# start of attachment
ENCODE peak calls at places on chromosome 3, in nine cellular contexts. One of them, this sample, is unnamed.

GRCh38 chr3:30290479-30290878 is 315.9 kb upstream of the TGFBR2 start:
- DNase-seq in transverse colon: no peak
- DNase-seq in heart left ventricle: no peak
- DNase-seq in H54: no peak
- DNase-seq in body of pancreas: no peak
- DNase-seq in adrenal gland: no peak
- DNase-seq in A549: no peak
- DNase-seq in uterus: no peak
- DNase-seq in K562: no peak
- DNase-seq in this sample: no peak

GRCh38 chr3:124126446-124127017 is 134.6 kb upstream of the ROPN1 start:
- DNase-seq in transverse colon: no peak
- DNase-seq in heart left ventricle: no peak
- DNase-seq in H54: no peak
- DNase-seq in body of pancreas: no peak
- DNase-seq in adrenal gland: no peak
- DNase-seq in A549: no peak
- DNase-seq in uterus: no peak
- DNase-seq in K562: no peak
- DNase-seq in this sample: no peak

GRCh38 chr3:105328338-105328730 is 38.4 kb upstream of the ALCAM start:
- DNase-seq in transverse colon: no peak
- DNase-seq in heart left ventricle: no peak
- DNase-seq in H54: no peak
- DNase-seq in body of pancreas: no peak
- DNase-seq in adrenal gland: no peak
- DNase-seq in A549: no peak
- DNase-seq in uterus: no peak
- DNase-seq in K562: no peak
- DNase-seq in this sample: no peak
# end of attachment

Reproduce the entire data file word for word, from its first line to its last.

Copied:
ENCODE peak calls at places on chromosome 3, in nine cellular contexts. One of them, this sample, is unnamed.

GRCh38 chr3:30290479-30290878 is 315.9 kb upstream of the TGFBR2 start:
- DNase-seq in transverse colon: no peak
- DNase-seq in heart left ventricle: no peak
- DNase-seq in H54: no peak
- DNase-seq in body of pancreas: no peak
- DNase-seq in adrenal gland: no peak
- DNase-seq in A549: no peak
- DNase-seq in uterus: no peak
- DNase-seq in K562: no peak
- DNase-seq in this sample: no peak

GRCh38 chr3:124126446-124127017 is 134.6 kb upstream of the ROPN1 start:
- DNase-seq in transverse colon: no peak
- DNase-seq in heart left ventricle: no peak
- DNase-seq in H54: no peak
- DNase-seq in body of pancreas: no peak
- DNase-seq in adrenal gland: no peak
- DNase-seq in A549: no peak
- DNase-seq in uterus: no peak
- DNase-seq in K562: no peak
- DNase-seq in this sample: no peak

GRCh38 chr3:105328338-105328730 is 38.4 kb upstream of the ALCAM start:
- DNase-seq in transverse colon: no peak
- DNase-seq in heart left ventricle: no peak
- DNase-seq in H54: no peak
- DNase-seq in body of pancreas: no peak
- DNase-seq in adrenal gland: no peak
- DNase-seq in A549: no peak
- DNase-seq in uterus: no peak
- DNase-seq in K562: no peak
- DNase-seq in this sample: no peak